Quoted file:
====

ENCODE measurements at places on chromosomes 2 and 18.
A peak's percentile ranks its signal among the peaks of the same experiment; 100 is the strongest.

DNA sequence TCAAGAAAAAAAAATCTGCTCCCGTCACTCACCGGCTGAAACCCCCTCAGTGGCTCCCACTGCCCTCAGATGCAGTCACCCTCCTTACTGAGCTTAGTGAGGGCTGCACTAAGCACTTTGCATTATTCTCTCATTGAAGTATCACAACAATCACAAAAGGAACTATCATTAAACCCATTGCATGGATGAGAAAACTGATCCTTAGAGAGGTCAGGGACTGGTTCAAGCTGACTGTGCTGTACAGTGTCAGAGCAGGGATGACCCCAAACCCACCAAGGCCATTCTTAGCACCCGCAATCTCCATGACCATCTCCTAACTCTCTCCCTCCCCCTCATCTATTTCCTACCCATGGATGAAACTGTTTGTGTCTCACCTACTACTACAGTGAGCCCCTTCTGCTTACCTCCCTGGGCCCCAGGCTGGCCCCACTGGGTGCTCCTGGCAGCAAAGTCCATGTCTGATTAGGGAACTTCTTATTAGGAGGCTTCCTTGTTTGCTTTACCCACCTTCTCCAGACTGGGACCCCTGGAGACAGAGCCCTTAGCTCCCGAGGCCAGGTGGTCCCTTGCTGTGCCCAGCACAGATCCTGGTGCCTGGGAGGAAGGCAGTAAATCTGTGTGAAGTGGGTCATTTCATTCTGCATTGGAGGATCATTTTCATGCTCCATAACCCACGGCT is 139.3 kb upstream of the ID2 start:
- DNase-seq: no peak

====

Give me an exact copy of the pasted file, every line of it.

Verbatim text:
ENCODE measurements at places on chromosomes 2 and 18.
A peak's percentile ranks its signal among the peaks of the same experiment; 100 is the strongest.

DNA sequence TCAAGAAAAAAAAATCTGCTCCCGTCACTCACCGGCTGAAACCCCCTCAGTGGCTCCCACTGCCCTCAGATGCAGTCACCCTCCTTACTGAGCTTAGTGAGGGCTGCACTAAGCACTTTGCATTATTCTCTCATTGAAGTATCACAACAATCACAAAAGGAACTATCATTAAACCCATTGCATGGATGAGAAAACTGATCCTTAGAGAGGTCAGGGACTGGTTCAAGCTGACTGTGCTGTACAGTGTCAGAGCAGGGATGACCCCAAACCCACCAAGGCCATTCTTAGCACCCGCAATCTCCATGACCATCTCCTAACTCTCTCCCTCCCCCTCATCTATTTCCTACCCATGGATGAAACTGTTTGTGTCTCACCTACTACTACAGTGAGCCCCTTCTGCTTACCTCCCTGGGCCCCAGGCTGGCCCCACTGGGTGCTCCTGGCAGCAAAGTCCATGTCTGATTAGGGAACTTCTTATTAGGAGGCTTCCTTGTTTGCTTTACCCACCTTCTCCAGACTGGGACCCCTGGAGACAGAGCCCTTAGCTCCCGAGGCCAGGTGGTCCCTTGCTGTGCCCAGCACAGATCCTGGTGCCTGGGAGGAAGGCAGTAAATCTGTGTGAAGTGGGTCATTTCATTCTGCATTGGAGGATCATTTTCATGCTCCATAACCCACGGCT is 139.3 kb upstream of the ID2 start:
- DNase-seq: no peak